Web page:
unfortunately you’re not necessarily cutting in a grid!

]]>Using [(A or B)=>(C or D)] [(not(D) and not(C))=>(not(A) and not(B))]

We have to demonstrate that (big rectangle has neither integral length nor width) => (one small rectangle has neither integral length nor width)

So, the width of the rectangle is not integral, meaning if you cut it up into segments, at least one of those segments has a non integral length. Let’s say the ”nth” segment isn’t integral.

Using the same reasoning on the length, the ”mth” segment isn’t integral.

So if we see the big rectangle as a grid, the smaller rectangle at the ”mth” line and the ”nth” row has neither an integral width, or an integral length. QED.. ? š ]]>

the problem is it may not be split nicely like this ..s

]]>Go to the top left smaller rectangle. Assume its vertical side is “integer”. Then for the entire row from left to right of the bigger rectangle, all the smaller ones will have their vertical side “integer”. Hence all their horizontal side(top and bottom) is “non integer”.

Hence top side of the 2nd row of the smaller rectangles have “non-integer” as that side is common to both 1st row and second row. Hence their (of 2nd row) vertical side has to be integer. This continues till the end. The same reasoning can be applied length-wise.

I do not believe this induction is valid

The problem is imagine n is say 5. You don’t necessarily have one rectangle whose side is the length or width of the full

rectangle, or similarly you don’t know that n-1 form a rectangle that’s ‘full’.

The “it must be true that” part is when we use the inductive hypothesis.

To use mathematical induction to prove that a statement is true for all natural numbers, we have to:

1. Show that the statement holds when n is equal to the lowest value that n is given in the question. Usually, n = 0 or n = 1.

2. The inductive step: showing that if the statement holds for some n, then the statement also holds when n + 1 is substituted for n.

In this special case, the statement we are trying to prove is:

If R is a rectangle such that it is composed of n smaller rectangles (R1,…RN) such that each smaller rectangle has integral length or integral width then R also has integral length or integral width.

The first step was proving that the case when the original rectangle R is formed by exactly 2 smaller rectangles R1 and R2 (the case when R is formed by exactly 1 rectangle is trivial). I proved it like this:

The fact that R1 and R2 can be arranged to form the rectangle R means that R1 and R2 must share one side length āLā that will be either the length or the width of R. We know that R1 and R2 have integral length or integral width, so āLā could be an integer, in which case we are done, if āLā is not an integer, then the other side length of R measures the addition of the lengths of the integral sides of R1 and R2 and is therefore also an integer.

At this point, the mathematical induction allows me to assume that the statement is true up to some number n.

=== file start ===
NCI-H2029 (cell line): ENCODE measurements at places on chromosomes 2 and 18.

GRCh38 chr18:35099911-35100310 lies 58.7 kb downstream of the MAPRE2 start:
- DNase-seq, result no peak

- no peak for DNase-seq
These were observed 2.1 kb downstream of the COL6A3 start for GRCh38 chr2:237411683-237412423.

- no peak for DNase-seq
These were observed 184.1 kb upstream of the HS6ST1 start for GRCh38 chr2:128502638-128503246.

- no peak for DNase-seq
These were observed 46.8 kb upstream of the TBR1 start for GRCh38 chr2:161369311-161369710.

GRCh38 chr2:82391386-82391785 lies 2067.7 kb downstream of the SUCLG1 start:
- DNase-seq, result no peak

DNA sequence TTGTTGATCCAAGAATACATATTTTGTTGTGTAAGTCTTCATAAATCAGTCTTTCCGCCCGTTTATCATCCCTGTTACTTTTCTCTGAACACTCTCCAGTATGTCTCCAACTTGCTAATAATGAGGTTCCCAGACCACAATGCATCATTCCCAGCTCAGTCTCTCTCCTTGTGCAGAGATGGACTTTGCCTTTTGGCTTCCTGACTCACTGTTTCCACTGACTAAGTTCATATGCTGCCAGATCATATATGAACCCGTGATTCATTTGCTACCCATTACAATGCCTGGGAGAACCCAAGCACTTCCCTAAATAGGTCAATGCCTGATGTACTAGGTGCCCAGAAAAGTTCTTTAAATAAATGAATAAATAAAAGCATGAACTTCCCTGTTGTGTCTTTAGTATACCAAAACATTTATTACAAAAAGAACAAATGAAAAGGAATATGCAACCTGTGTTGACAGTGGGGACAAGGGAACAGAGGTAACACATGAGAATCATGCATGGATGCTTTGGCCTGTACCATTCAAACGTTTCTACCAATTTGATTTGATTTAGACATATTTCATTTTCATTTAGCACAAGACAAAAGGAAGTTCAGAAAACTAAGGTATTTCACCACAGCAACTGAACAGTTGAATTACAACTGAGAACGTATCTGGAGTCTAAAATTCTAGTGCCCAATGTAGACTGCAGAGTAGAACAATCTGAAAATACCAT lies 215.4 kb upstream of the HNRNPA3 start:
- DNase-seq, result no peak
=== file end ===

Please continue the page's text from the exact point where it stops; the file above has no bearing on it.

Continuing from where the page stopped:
The next thing I did was explicitly show the inductive hypothesis:

We assume that the result is true if R is composed of n rectangles.

Therefore, if R is composed of n+1 rectangles, we can consider this n+1 rectangles in two different sets, one set consisting of n rectangles and the other one consisting only of 1 rectangle.

I am allowed to use the mathematical induction in the set that has n rectangles, and using it means that we can arrange those n rectangles to form a rectangle R1 that has integral length or integral width. This is the “it must be true that part”. Then, the general result follows from the fact that we already proved the case when the original rectangle R is formed by exactly 2 smaller rectangles R1 and R2.

I don’t see why ” it must be true that ” …. You need more detail here. //s

]]>We first prove the case when the original rectangle R is formed by exactly 2 smaller rectangles R1 and R2. The fact that R1 and R2 can be arranged to form the rectangle R means that R1 and R2 must share one side length “L” that will be either the length or the width of R. We know that R1 and R2 have integral length or integral width, so “L” could be an integer, in which case we are done, if “L” is not an integer, then the other side length of R measures the addition of the lengths of the integral sides of R1 and R2 and is therefore also an integer.

We assume that the result is true if R is composed of n rectangles.

If R is composed of n+1 rectangles, it must be true that we can arrange n of those rectangles to form a rectangle R1 that has integral length or integral width, by hypothesis, the remaining rectangle (we can call it R2) also has integral length or integral width. The general result is now proved since we already proved the case when R is formed by exactly 2 smaller rectangles R1 and R2. ]]>

I think you misread the problem. The problem states each smaller rectangle has EITHER integral length OR integral width; it might be both, but then again, it might not. Your method shows that the big rectangle MUST have both integral length and width, but that need not be true. Imagine a rectangle with length 2sqrt(2) and height 1; we can break this into two rectangles of width sqrt(2) and height 1; each smaller rectangle has one integral side and one non-integral side.

]]>Take the integral lengths of each rectangle in one collumn of rectangles in the original rectangle. Once you add them together, you will get the length of the original rectangle which will be an integral length. ]]>